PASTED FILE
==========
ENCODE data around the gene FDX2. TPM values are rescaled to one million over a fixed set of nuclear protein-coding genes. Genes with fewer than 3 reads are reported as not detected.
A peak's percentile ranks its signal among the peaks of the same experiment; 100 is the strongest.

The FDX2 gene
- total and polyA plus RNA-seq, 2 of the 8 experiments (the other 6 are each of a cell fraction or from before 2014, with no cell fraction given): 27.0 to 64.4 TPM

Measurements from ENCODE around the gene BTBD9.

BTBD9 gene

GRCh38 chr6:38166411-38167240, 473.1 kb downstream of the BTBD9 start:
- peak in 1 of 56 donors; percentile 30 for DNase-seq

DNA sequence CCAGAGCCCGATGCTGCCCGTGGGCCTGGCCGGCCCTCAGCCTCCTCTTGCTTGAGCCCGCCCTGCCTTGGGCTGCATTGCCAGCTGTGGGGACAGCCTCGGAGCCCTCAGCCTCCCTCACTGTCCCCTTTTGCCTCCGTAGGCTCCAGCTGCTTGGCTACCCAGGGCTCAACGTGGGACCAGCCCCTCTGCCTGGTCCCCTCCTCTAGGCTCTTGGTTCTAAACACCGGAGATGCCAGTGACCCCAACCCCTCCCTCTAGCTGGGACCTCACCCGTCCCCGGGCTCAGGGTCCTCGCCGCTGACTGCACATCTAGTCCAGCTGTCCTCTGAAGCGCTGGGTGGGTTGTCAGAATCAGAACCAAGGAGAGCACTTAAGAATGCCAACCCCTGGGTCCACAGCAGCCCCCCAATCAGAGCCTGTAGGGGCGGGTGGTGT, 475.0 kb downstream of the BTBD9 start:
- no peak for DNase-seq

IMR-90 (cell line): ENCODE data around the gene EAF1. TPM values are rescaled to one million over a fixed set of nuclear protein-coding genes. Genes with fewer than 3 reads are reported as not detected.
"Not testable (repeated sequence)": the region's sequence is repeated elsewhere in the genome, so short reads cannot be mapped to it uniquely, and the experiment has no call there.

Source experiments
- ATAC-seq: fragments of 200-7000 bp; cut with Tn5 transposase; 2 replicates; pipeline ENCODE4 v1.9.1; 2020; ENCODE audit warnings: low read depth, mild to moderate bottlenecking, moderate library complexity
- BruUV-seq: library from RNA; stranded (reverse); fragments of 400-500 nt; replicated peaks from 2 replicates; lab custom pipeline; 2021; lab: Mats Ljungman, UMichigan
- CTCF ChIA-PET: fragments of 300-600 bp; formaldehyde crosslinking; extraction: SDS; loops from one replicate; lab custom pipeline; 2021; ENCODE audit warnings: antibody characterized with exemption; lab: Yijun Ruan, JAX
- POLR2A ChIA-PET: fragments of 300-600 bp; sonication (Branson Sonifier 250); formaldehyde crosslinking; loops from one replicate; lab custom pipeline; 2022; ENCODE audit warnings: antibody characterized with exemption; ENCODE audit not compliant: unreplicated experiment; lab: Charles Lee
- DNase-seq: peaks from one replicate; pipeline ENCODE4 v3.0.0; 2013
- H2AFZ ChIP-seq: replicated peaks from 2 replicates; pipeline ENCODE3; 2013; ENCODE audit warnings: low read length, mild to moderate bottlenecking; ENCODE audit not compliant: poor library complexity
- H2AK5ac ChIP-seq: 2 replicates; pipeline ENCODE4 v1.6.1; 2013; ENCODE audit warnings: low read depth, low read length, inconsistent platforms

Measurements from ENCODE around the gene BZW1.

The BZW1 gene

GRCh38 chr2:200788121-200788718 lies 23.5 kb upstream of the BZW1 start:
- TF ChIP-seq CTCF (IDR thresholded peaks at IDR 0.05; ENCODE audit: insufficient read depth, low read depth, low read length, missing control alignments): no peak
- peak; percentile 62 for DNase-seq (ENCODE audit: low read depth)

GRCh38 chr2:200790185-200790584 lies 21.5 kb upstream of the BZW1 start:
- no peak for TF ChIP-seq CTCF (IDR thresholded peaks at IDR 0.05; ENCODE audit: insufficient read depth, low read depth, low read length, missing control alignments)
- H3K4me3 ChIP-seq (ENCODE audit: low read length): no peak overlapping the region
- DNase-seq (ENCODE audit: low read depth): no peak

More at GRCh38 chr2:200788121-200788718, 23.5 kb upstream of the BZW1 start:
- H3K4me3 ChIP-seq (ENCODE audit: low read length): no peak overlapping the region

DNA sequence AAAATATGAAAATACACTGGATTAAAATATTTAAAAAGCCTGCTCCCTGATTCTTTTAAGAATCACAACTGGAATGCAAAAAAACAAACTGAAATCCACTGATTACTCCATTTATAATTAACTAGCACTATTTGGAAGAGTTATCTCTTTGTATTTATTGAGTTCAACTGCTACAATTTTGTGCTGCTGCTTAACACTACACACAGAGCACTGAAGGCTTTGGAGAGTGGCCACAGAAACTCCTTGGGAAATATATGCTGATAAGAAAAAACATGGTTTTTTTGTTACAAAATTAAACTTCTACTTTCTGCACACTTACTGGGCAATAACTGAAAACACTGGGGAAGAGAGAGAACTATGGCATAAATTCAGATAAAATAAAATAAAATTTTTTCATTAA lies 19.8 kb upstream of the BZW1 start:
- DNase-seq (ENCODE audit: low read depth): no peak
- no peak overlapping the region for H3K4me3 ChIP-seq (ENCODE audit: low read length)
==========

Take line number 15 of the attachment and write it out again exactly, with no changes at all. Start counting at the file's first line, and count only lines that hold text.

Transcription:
- BruUV-seq: library from RNA; stranded (reverse); fragments of 400-500 nt; replicated peaks from 2 replicates; lab custom pipeline; 2021; lab: Mats Ljungman, UMichigan